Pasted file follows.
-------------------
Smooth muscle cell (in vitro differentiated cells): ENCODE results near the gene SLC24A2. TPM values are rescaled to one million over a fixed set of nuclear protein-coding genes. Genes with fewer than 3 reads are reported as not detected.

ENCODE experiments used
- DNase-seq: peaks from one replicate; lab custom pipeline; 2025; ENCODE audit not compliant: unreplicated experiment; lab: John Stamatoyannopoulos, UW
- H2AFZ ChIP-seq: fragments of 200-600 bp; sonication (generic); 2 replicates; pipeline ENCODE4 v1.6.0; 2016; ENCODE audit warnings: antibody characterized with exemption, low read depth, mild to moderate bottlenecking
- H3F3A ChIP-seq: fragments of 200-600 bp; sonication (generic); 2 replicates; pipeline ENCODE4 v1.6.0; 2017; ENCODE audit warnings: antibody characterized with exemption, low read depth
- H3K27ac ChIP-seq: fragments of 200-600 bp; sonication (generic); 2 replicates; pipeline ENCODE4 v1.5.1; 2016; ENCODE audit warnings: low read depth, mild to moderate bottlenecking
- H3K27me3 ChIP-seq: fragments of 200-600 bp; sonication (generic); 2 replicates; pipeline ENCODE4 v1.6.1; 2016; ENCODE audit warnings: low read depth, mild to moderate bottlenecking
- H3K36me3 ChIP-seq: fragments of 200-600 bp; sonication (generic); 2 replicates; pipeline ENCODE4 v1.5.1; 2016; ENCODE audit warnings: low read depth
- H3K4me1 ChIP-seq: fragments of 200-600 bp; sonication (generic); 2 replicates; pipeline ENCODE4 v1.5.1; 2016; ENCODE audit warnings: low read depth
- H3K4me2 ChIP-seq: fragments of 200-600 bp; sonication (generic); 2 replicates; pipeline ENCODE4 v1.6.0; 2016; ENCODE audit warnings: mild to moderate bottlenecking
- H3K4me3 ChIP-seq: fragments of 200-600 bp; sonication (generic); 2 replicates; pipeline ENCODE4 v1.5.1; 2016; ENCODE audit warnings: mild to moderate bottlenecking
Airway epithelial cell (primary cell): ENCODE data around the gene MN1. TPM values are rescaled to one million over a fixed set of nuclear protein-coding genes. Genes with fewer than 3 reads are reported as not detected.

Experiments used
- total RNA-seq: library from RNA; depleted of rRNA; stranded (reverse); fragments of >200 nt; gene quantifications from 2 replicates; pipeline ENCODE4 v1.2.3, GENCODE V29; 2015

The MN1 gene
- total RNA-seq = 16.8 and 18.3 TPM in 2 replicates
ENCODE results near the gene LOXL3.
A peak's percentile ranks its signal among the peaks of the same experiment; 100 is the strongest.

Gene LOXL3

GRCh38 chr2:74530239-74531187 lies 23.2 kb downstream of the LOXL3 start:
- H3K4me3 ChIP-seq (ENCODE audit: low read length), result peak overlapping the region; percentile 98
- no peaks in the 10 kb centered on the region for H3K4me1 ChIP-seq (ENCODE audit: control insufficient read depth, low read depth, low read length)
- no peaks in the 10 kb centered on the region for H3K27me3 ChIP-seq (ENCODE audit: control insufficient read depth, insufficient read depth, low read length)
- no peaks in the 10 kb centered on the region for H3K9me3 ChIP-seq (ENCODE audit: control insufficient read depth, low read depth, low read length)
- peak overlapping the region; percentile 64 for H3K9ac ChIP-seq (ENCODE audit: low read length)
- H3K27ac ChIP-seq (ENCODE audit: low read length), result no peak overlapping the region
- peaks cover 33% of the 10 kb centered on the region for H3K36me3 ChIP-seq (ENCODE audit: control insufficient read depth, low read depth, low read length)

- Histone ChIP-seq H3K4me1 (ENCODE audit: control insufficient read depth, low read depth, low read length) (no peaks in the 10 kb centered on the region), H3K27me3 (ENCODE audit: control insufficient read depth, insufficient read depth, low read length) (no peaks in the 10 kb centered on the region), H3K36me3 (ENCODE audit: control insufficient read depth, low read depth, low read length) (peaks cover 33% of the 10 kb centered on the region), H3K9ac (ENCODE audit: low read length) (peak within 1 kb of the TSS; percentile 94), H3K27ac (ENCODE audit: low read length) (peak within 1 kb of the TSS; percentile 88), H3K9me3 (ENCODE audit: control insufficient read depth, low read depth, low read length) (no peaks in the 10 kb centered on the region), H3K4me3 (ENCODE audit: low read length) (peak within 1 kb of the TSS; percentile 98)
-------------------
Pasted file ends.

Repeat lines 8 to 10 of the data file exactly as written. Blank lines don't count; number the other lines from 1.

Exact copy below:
- H3K36me3 ChIP-seq: fragments of 200-600 bp; sonication (generic); 2 replicates; pipeline ENCODE4 v1.5.1; 2016; ENCODE audit warnings: low read depth
- H3K4me1 ChIP-seq: fragments of 200-600 bp; sonication (generic); 2 replicates; pipeline ENCODE4 v1.5.1; 2016; ENCODE audit warnings: low read depth
- H3K4me2 ChIP-seq: fragments of 200-600 bp; sonication (generic); 2 replicates; pipeline ENCODE4 v1.6.0; 2016; ENCODE audit warnings: mild to moderate bottlenecking